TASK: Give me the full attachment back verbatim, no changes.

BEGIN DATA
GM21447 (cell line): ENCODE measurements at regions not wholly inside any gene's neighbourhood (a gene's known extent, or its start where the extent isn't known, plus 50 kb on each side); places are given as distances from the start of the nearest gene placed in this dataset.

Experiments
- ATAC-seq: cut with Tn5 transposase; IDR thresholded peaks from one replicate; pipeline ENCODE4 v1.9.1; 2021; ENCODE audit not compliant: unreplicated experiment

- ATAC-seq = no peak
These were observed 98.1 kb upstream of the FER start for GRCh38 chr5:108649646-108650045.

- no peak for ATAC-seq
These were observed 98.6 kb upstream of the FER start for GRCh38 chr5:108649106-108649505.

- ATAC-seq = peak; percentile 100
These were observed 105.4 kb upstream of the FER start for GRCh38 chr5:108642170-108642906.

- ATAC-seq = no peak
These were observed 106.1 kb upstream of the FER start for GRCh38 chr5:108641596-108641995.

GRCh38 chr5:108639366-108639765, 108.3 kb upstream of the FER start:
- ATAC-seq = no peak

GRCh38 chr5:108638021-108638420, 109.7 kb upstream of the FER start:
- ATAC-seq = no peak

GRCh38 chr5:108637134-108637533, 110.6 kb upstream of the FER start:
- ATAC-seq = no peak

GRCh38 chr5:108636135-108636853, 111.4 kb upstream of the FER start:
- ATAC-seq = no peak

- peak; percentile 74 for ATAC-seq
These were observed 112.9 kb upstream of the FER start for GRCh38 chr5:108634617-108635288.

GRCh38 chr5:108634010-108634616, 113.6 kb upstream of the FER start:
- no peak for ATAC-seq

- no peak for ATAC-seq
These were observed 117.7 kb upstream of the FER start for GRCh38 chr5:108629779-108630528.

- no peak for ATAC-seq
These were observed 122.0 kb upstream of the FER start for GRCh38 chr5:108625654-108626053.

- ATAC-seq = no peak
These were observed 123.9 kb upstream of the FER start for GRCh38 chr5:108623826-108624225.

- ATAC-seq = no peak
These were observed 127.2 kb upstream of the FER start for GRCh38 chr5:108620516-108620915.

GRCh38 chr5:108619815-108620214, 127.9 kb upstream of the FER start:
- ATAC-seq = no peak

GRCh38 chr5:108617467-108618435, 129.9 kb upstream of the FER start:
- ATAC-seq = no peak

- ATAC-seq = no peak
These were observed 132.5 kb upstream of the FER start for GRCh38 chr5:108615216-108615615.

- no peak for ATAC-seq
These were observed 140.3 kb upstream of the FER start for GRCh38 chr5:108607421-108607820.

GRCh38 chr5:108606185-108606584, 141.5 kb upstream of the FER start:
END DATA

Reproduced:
GM21447 (cell line): ENCODE measurements at regions not wholly inside any gene's neighbourhood (a gene's known extent, or its start where the extent isn't known, plus 50 kb on each side); places are given as distances from the start of the nearest gene placed in this dataset.

Experiments
- ATAC-seq: cut with Tn5 transposase; IDR thresholded peaks from one replicate; pipeline ENCODE4 v1.9.1; 2021; ENCODE audit not compliant: unreplicated experiment

- ATAC-seq = no peak
These were observed 98.1 kb upstream of the FER start for GRCh38 chr5:108649646-108650045.

- no peak for ATAC-seq
These were observed 98.6 kb upstream of the FER start for GRCh38 chr5:108649106-108649505.

- ATAC-seq = peak; percentile 100
These were observed 105.4 kb upstream of the FER start for GRCh38 chr5:108642170-108642906.

- ATAC-seq = no peak
These were observed 106.1 kb upstream of the FER start for GRCh38 chr5:108641596-108641995.

GRCh38 chr5:108639366-108639765, 108.3 kb upstream of the FER start:
- ATAC-seq = no peak

GRCh38 chr5:108638021-108638420, 109.7 kb upstream of the FER start:
- ATAC-seq = no peak

GRCh38 chr5:108637134-108637533, 110.6 kb upstream of the FER start:
- ATAC-seq = no peak

GRCh38 chr5:108636135-108636853, 111.4 kb upstream of the FER start:
- ATAC-seq = no peak

- peak; percentile 74 for ATAC-seq
These were observed 112.9 kb upstream of the FER start for GRCh38 chr5:108634617-108635288.

GRCh38 chr5:108634010-108634616, 113.6 kb upstream of the FER start:
- no peak for ATAC-seq

- no peak for ATAC-seq
These were observed 117.7 kb upstream of the FER start for GRCh38 chr5:108629779-108630528.

- no peak for ATAC-seq
These were observed 122.0 kb upstream of the FER start for GRCh38 chr5:108625654-108626053.

- ATAC-seq = no peak
These were observed 123.9 kb upstream of the FER start for GRCh38 chr5:108623826-108624225.

- ATAC-seq = no peak
These were observed 127.2 kb upstream of the FER start for GRCh38 chr5:108620516-108620915.

GRCh38 chr5:108619815-108620214, 127.9 kb upstream of the FER start:
- ATAC-seq = no peak

GRCh38 chr5:108617467-108618435, 129.9 kb upstream of the FER start:
- ATAC-seq = no peak

- ATAC-seq = no peak
These were observed 132.5 kb upstream of the FER start for GRCh38 chr5:108615216-108615615.

- no peak for ATAC-seq
These were observed 140.3 kb upstream of the FER start for GRCh38 chr5:108607421-108607820.

GRCh38 chr5:108606185-108606584, 141.5 kb upstream of the FER start: